A sweet-natured trifle, pleasant enough, but where’s the third act? Ronald Colman’s a Russian Prince in exile, reduced to driving a hack. But with a stake from his fellow ex-pats, he takes on the baccarat tables at Monte Carlo and has the run of his life. A ’gentleman’ would return and probably lose it all the next night, but Colman takes his winnings and leaves town. The cheek! He’s followed by brother & sister act Colin Clive & Joan Bennett, put up to it by the casino owners, with a big reward for luring him back to the tables. And it should be easy, since Colman’s fallen hard for Bennett’s blonde beauty. If only she hadn’t fallen for him as well. Now, the only way to stop him from losing everything is to keep him from finding out. Directed with a light touch, but little flair by Stephen Roberts, it’s held together (just) by Colman’s immense charm, that distinctive falling cadence to his voice, and his staggering precision in weighing the smallest of effects. The actor as jeweler. But the ending is so short-circuited, you wonder if 20th Century studio boss Darryl F. Zanuck pulled the plug in anticipation of his upcoming merger/takeover with FOX.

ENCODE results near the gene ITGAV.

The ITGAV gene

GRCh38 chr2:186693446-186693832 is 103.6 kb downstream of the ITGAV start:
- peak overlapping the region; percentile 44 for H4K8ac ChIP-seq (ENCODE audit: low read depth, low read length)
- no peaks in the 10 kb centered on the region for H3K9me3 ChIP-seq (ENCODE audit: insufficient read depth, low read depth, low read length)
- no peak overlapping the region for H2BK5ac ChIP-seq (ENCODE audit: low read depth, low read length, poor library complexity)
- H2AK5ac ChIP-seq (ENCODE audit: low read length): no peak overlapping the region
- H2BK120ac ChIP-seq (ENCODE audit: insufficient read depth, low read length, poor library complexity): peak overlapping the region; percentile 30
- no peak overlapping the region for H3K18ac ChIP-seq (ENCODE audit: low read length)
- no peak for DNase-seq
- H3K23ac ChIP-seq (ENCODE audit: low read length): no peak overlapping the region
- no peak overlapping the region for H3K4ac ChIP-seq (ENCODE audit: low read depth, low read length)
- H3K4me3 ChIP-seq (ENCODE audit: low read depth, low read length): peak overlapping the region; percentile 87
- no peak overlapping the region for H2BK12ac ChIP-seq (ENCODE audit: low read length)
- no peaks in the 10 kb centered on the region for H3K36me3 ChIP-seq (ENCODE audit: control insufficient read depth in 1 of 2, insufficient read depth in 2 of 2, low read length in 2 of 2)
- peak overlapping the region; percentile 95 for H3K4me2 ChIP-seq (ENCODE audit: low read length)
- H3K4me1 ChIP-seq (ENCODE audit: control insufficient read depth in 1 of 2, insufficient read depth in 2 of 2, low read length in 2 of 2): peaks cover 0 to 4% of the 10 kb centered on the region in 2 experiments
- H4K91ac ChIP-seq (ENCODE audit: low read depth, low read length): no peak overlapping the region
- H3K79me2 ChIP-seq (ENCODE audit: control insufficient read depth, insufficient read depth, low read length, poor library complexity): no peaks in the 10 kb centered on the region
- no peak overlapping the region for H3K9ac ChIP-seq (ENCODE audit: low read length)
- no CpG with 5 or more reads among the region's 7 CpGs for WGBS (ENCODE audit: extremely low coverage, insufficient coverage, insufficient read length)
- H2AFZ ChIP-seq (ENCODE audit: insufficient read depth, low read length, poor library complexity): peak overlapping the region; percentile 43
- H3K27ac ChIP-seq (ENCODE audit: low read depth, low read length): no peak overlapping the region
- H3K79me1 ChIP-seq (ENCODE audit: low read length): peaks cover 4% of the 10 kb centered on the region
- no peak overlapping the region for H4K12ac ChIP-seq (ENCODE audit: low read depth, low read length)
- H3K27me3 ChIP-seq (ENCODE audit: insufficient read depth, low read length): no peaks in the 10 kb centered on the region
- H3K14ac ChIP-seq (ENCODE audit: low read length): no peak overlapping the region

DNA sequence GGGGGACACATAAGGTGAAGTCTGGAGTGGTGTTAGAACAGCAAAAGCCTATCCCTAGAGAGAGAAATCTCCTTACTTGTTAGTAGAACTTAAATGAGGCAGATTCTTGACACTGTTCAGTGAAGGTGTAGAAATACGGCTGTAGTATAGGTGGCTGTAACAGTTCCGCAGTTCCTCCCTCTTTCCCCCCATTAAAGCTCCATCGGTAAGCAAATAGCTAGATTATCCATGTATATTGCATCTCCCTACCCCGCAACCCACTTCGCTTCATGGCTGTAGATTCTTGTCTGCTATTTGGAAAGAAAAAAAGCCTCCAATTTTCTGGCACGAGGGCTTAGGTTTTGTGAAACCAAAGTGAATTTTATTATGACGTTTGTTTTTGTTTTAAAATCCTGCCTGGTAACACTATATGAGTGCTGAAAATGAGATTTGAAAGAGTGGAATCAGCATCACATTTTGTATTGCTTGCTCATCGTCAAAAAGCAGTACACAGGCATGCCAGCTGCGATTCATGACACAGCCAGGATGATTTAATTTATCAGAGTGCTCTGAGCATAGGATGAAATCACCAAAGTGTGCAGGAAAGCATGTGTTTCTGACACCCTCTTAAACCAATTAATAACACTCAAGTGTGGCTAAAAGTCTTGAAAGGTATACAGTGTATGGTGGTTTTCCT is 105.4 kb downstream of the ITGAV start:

DOUBLE-BILL: Colman, who worked sparingly, was unusually busy in ‘35 with this little film a palate cleanser between CLIVE OF INDIA and A TALE OF TWO CITIES. OR: If it ever shows up on DVD, TOVARICH/’37, a superior Russian ex-pat story, with former-royals Claudette Colbert & Charles Boyer employed as French house servants.